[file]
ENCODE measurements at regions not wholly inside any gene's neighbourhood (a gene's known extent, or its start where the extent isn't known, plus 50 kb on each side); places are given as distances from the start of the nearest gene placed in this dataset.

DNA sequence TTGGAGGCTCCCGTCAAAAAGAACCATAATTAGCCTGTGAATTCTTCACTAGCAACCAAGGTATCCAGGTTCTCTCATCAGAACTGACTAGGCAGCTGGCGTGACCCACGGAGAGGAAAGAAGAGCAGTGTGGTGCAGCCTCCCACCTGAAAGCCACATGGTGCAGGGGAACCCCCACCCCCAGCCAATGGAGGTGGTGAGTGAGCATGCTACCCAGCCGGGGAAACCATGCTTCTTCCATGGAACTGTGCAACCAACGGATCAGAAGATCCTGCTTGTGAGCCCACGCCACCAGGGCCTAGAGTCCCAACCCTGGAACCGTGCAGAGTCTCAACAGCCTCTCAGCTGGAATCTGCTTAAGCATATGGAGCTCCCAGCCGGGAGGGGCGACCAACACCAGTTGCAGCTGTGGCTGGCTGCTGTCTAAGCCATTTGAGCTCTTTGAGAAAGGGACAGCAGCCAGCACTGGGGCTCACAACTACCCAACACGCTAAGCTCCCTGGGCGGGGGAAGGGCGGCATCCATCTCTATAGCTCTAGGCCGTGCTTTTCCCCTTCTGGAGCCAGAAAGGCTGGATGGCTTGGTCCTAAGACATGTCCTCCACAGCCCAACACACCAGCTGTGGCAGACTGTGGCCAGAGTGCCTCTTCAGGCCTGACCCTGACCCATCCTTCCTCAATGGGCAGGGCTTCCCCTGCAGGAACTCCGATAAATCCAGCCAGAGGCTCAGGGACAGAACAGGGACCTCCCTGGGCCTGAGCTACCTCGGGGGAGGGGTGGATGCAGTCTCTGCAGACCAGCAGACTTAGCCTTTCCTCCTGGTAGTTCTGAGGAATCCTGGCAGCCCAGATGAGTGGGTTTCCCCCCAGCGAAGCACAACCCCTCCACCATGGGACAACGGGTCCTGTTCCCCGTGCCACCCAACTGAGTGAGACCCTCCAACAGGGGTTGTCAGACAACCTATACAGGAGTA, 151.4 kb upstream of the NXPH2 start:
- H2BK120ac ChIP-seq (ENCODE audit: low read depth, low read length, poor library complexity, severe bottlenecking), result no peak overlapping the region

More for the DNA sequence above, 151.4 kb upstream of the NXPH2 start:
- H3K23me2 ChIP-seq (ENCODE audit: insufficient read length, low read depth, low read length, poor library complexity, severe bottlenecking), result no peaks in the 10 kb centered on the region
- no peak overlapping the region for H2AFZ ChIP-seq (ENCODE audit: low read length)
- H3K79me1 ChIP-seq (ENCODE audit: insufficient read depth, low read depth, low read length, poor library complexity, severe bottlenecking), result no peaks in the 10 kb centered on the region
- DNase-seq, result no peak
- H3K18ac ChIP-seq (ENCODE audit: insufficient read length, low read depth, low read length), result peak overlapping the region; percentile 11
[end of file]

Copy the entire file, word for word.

ENCODE measurements at regions not wholly inside any gene's neighbourhood (a gene's known extent, or its start where the extent isn't known, plus 50 kb on each side); places are given as distances from the start of the nearest gene placed in this dataset.

DNA sequence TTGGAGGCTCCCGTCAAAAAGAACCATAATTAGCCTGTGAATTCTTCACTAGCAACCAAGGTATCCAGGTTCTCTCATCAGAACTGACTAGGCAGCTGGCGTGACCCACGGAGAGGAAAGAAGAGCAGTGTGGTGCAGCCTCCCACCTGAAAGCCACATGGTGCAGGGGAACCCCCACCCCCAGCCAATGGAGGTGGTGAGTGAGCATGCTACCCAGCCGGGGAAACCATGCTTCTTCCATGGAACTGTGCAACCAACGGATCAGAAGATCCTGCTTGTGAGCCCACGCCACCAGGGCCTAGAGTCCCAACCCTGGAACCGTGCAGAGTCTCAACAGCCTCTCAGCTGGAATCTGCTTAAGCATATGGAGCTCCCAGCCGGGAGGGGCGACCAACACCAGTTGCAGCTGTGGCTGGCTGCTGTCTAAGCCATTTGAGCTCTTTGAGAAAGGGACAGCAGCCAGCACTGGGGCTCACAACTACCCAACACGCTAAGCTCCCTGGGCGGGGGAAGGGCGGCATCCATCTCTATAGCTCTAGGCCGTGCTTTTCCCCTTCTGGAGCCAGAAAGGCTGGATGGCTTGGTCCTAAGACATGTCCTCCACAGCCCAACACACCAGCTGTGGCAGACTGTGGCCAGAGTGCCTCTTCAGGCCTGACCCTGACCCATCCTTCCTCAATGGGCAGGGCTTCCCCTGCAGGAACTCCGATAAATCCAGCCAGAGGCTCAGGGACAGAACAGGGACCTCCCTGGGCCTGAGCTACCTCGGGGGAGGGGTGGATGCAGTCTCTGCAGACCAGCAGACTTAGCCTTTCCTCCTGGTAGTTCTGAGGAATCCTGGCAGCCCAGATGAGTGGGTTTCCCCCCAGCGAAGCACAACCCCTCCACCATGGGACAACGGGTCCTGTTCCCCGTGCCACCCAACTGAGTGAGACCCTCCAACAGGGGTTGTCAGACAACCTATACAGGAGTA, 151.4 kb upstream of the NXPH2 start:
- H2BK120ac ChIP-seq (ENCODE audit: low read depth, low read length, poor library complexity, severe bottlenecking), result no peak overlapping the region

More for the DNA sequence above, 151.4 kb upstream of the NXPH2 start:
- H3K23me2 ChIP-seq (ENCODE audit: insufficient read length, low read depth, low read length, poor library complexity, severe bottlenecking), result no peaks in the 10 kb centered on the region
- no peak overlapping the region for H2AFZ ChIP-seq (ENCODE audit: low read length)
- H3K79me1 ChIP-seq (ENCODE audit: insufficient read depth, low read depth, low read length, poor library complexity, severe bottlenecking), result no peaks in the 10 kb centered on the region
- DNase-seq, result no peak
- H3K18ac ChIP-seq (ENCODE audit: insufficient read length, low read depth, low read length), result peak overlapping the region; percentile 11